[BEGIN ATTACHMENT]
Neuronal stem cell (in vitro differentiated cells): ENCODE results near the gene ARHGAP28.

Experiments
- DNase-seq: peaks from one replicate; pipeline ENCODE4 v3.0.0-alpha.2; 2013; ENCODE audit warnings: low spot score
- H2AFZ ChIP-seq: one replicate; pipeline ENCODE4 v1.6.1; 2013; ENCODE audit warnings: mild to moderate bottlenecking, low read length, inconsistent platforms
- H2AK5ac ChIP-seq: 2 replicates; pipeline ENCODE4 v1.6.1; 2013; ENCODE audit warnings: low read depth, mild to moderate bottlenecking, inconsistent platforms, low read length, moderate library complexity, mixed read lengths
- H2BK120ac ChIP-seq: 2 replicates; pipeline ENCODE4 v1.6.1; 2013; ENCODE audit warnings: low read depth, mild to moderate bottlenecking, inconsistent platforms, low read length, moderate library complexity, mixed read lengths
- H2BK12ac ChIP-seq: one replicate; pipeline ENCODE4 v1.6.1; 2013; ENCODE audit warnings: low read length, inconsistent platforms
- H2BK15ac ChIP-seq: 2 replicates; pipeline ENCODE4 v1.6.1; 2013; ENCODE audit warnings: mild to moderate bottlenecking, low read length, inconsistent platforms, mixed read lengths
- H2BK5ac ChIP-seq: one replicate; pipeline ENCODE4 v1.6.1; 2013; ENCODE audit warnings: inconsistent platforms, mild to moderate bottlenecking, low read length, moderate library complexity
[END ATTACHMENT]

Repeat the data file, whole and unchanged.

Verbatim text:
Neuronal stem cell (in vitro differentiated cells): ENCODE results near the gene ARHGAP28.

Experiments
- DNase-seq: peaks from one replicate; pipeline ENCODE4 v3.0.0-alpha.2; 2013; ENCODE audit warnings: low spot score
- H2AFZ ChIP-seq: one replicate; pipeline ENCODE4 v1.6.1; 2013; ENCODE audit warnings: mild to moderate bottlenecking, low read length, inconsistent platforms
- H2AK5ac ChIP-seq: 2 replicates; pipeline ENCODE4 v1.6.1; 2013; ENCODE audit warnings: low read depth, mild to moderate bottlenecking, inconsistent platforms, low read length, moderate library complexity, mixed read lengths
- H2BK120ac ChIP-seq: 2 replicates; pipeline ENCODE4 v1.6.1; 2013; ENCODE audit warnings: low read depth, mild to moderate bottlenecking, inconsistent platforms, low read length, moderate library complexity, mixed read lengths
- H2BK12ac ChIP-seq: one replicate; pipeline ENCODE4 v1.6.1; 2013; ENCODE audit warnings: low read length, inconsistent platforms
- H2BK15ac ChIP-seq: 2 replicates; pipeline ENCODE4 v1.6.1; 2013; ENCODE audit warnings: mild to moderate bottlenecking, low read length, inconsistent platforms, mixed read lengths
- H2BK5ac ChIP-seq: one replicate; pipeline ENCODE4 v1.6.1; 2013; ENCODE audit warnings: inconsistent platforms, mild to moderate bottlenecking, low read length, moderate library complexity